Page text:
Why Aurora’s Growth Into the U.S. Market Actually Isn’t All That Interesting

Investors are more bullish than they need to be.

David Jagielski

In recent weeks, Aurora Marijuana ( NYSE: ACB) stock has seen brand-new life. It all started with the company releasing its third-quarter 2020 results on May 14, which revealed 18%revenue growth from the previous duration. A dedication to more improving its expenses likewise gave financiers a reason to be enthusiastic that profitability might not be simply a pipe dream.

Then, on May 20, the marijuana manufacturer also revealed it was acquiring Reliva, a cannabidiol (CBD) brand that would enable it to penetrate the U.S. market. As interesting a chance as that might seem at first glance, here’s why financiers shouldn’t put excessive stock in it.

It’s getting in an already crowded hemp market

Numerous headings promote Aurora’s current acquisition as the company entering the U.S. CBD market. While it’s technically true, it is worthy of an asterisk at the very least. All forms of CBD aren’t legal in the U.S. (federally), and Aurora can’t offer non-hemp items that contain more than 0.3%of tetrahydrocannabinol (THC). U.S. cannabis business that don’t operate nationally and rather run within states that allow medical or leisure pot aren’t limited to those restrictions. And until the U.S. federal government legislates medical or recreational marijuana, it’s a limitation Canadian cannabis business will face.

A cannabis plant in an indoor grow facility

Image source: Getty Images.

The good news is that according to research companies BDS Analytics and Arcview Market Research, the overall CBD market in the U.S. is still anticipated to reach $20 billion by 2024, up from simply $1.9 billion in2018 The forecast didn’t break out the split between hemp and non-hemp items. And the problem is that the rosy outlook for CBD does not mean the chance is going to translate into substantial growth for Aurora.

That’s due to the fact that Aurora will not just be contending with other U.S. companies for market share, but with Canadian pot stocks that are likewise looking to take advantage of the chances in the hemp market.

Julie Lerner, who is CEO of the PanXchange where hemp is traded, validated in January that there was much more supply than demand for hemp. That’s not going to bode well for a company like Aurora, which is attempting to enhance on its margins and get closer to success.

Having access to thousands of locations doesn’t ensure development

In the news release revealing the acquisition of Reliva, there wasn’t a great deal of information on how huge of a player the company is in the hemp market. Although Aurora described Reliva as “a leader in the sale of hemp-derived CBD products in the United States,” there wasn’t anything to measure or justify that other than to say that its products were offered in more than 20,000 U.S. areas. According to analysts, Reliva’s sales over a 12- month duration ending in February amounted to $14 million in profits.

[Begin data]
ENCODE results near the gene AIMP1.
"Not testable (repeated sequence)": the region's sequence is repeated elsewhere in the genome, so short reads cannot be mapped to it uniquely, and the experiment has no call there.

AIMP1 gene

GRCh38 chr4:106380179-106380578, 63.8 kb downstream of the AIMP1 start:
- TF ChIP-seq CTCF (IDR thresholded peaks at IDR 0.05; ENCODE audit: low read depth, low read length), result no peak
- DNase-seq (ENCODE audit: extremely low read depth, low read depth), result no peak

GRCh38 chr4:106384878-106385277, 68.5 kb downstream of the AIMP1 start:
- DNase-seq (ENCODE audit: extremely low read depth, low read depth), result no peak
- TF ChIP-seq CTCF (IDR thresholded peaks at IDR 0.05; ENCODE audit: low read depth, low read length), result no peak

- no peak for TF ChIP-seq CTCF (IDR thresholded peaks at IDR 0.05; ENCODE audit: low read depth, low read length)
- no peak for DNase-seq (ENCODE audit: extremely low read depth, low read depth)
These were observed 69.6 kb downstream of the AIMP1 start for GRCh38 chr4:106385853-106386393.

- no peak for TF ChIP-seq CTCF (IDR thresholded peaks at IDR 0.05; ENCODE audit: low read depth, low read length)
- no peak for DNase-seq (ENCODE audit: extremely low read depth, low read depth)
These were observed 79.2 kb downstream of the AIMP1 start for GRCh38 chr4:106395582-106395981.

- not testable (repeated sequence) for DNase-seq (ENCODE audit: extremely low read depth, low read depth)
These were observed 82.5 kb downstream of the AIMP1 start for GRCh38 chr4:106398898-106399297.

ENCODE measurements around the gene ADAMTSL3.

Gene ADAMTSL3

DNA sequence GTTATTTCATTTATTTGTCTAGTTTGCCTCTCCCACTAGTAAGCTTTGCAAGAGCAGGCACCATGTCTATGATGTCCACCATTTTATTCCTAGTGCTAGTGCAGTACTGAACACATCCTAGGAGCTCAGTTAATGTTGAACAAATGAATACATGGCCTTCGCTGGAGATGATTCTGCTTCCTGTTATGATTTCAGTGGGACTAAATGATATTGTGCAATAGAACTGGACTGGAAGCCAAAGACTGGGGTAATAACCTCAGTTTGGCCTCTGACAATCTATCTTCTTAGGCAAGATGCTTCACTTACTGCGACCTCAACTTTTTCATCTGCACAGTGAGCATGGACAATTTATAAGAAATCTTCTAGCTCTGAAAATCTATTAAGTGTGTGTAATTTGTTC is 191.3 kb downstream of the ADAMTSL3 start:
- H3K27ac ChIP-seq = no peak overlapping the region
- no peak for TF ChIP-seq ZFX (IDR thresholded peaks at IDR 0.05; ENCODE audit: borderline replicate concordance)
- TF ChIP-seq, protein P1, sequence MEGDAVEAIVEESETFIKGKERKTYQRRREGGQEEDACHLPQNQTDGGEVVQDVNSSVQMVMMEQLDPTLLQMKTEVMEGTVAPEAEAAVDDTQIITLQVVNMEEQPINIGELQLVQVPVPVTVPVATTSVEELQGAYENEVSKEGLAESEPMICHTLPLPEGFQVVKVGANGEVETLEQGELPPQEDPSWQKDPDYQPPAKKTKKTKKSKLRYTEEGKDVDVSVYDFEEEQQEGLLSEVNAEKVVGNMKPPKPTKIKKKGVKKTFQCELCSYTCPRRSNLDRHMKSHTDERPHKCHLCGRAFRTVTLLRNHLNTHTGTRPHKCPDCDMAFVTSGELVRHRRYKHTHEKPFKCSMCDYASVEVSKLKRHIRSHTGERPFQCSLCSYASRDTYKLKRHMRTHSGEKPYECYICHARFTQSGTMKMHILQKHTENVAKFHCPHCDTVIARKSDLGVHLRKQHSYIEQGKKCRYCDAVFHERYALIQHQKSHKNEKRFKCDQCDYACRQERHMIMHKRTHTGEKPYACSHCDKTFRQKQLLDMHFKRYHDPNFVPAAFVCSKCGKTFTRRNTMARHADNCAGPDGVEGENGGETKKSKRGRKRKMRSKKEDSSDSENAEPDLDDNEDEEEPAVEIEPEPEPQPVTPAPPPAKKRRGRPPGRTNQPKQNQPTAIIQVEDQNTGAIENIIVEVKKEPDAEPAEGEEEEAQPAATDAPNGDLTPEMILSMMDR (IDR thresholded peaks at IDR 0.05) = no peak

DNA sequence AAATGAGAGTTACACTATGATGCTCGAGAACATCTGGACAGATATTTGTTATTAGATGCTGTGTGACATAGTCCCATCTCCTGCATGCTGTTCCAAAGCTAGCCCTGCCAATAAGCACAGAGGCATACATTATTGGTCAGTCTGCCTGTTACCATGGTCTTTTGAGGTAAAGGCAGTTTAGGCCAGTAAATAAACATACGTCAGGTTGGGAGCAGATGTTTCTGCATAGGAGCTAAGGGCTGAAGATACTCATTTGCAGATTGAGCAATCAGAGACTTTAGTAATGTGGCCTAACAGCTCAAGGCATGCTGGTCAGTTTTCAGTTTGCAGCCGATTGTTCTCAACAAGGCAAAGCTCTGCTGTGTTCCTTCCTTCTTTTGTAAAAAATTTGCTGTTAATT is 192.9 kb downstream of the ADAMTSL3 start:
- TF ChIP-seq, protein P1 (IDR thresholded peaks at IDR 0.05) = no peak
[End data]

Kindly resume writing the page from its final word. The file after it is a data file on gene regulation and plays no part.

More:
Hemp-derived CBD company Charlotte’s Web ( OTC: CWBHF), offers its products in less areas, and it has far more powerful sales.

A year back, the business tape-recorded sales of $217 million when its products were in more than 6,000 areas. The boost in locations over the past year hasn’t resulted in a rise in sales for Charlotte’s Web, and Aurora investors should not make the mistake of presuming more places suggest greater earnings.

The move doesn’t make Aurora a much better buy

Aurora anticipates Reliva to assist the Alberta-based pot producer inch closer to attaining a favorable adjusted revenues prior to income, taxes, depreciation, and amortization (EBITDA) figure. The acquisition may help play a small part in improving Aurora’s bottom line, however the company still has a lot of work to do in improving its financials.

The only certainty, it appears, is that the offer will result in more dilution for investors. The business anticipate the deal will close in June, and it will cost Aurora as much as $45 million in shares.

The acquisition is a modest one for Aurora that will assist contribute to its leading line, but that’s about it; Aurora stays a dangerous buy, and one quarter and one acquisition isn’t going to change that. The pot stock is still down more than 80%over the past 12 months, significantly even worse than the Horizons Cannabis Life Sciences ETF ( OTC: HMLSF), which has actually fallen by 60%.

David Jagielski has no position in any of the stocks mentioned. The Motley Fool owns shares of and recommends Charlottes Web Holdings. The Motley Fool recommends Charlotte’s Web. The Motley Fool has a disclosure policy.”> David Jagielski has no position in any of the stocks mentioned. The Motley Fool owns shares of and advises Charlottes Web Holdings. The Motley Fool suggests Charlotte’s Web. The Motley Fool has a disclosure policy“>


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